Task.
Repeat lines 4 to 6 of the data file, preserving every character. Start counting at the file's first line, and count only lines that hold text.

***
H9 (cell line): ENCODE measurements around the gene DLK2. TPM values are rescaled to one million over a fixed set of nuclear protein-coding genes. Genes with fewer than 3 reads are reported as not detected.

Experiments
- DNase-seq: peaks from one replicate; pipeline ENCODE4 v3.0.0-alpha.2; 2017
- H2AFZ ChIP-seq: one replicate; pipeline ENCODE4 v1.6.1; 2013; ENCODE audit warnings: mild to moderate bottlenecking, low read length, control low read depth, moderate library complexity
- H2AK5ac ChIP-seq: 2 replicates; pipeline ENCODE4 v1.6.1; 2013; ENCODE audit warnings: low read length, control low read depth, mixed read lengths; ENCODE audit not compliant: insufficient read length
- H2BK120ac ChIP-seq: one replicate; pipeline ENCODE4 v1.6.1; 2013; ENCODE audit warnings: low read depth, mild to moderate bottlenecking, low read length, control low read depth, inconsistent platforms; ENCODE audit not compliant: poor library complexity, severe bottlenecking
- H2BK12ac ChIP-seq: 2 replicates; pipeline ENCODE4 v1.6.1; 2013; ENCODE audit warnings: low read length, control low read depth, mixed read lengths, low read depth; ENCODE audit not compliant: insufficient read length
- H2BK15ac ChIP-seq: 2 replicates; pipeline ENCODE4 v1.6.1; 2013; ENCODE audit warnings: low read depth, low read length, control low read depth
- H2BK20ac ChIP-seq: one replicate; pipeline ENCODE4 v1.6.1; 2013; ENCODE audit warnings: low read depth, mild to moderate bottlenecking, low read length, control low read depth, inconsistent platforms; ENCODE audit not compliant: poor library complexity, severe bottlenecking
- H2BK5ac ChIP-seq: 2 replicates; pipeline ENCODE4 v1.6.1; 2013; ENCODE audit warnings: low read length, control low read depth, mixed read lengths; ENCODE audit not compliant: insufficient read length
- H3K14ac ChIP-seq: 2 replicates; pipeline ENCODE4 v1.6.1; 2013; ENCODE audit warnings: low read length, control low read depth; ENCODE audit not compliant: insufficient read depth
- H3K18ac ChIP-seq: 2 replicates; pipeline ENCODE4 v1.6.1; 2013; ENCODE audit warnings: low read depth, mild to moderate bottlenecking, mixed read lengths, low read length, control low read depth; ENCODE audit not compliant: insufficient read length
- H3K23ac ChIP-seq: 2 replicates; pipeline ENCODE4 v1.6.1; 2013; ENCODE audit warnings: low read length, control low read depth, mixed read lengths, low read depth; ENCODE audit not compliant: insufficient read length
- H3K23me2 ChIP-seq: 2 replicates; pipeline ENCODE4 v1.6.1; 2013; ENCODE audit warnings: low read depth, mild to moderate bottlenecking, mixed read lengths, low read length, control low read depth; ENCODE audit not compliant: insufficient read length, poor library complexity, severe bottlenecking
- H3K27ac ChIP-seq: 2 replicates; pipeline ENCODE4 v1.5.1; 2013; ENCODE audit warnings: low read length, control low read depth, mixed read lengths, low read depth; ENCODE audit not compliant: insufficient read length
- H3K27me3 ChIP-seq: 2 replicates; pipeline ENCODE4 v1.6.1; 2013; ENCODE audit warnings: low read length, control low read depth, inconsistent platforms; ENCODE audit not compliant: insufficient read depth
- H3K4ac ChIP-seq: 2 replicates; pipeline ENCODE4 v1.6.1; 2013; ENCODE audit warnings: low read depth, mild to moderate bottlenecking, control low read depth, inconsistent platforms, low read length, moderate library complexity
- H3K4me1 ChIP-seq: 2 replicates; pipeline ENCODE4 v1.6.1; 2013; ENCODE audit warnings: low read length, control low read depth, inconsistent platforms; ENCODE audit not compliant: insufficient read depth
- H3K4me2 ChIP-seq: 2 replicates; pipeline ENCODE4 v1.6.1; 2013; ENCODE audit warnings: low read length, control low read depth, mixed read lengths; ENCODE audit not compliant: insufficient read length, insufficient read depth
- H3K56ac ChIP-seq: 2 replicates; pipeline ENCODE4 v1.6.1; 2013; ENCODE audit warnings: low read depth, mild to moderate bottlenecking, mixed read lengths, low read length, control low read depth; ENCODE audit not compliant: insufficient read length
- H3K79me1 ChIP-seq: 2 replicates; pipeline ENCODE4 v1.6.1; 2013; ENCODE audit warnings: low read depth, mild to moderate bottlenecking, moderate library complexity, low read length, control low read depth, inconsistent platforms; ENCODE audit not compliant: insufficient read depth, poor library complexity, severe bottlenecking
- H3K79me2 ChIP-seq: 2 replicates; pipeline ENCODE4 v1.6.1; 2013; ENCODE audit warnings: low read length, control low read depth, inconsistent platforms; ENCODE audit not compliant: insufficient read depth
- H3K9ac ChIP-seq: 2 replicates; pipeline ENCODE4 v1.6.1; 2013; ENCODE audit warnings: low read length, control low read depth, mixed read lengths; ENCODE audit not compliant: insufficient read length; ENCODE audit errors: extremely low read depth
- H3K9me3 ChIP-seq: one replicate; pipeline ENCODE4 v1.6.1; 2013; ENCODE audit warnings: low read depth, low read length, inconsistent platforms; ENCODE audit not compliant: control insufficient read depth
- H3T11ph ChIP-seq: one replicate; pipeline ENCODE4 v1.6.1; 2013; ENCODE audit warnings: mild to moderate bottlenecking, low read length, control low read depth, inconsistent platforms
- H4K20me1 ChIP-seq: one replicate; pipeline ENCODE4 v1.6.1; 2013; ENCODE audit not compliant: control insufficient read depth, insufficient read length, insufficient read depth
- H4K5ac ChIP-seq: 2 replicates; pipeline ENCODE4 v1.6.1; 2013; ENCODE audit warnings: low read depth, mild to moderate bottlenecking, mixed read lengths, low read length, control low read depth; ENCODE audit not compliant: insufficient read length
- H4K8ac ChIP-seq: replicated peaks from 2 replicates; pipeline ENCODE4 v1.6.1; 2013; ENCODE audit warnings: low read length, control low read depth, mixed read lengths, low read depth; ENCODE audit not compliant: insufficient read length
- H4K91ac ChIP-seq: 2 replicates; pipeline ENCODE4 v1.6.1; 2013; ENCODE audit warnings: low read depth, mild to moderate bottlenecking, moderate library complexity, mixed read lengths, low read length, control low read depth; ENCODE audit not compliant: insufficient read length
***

- H2AFZ ChIP-seq: one replicate; pipeline ENCODE4 v1.6.1; 2013; ENCODE audit warnings: mild to moderate bottlenecking, low read length, control low read depth, moderate library complexity
- H2AK5ac ChIP-seq: 2 replicates; pipeline ENCODE4 v1.6.1; 2013; ENCODE audit warnings: low read length, control low read depth, mixed read lengths; ENCODE audit not compliant: insufficient read length
- H2BK120ac ChIP-seq: one replicate; pipeline ENCODE4 v1.6.1; 2013; ENCODE audit warnings: low read depth, mild to moderate bottlenecking, low read length, control low read depth, inconsistent platforms; ENCODE audit not compliant: poor library complexity, severe bottlenecking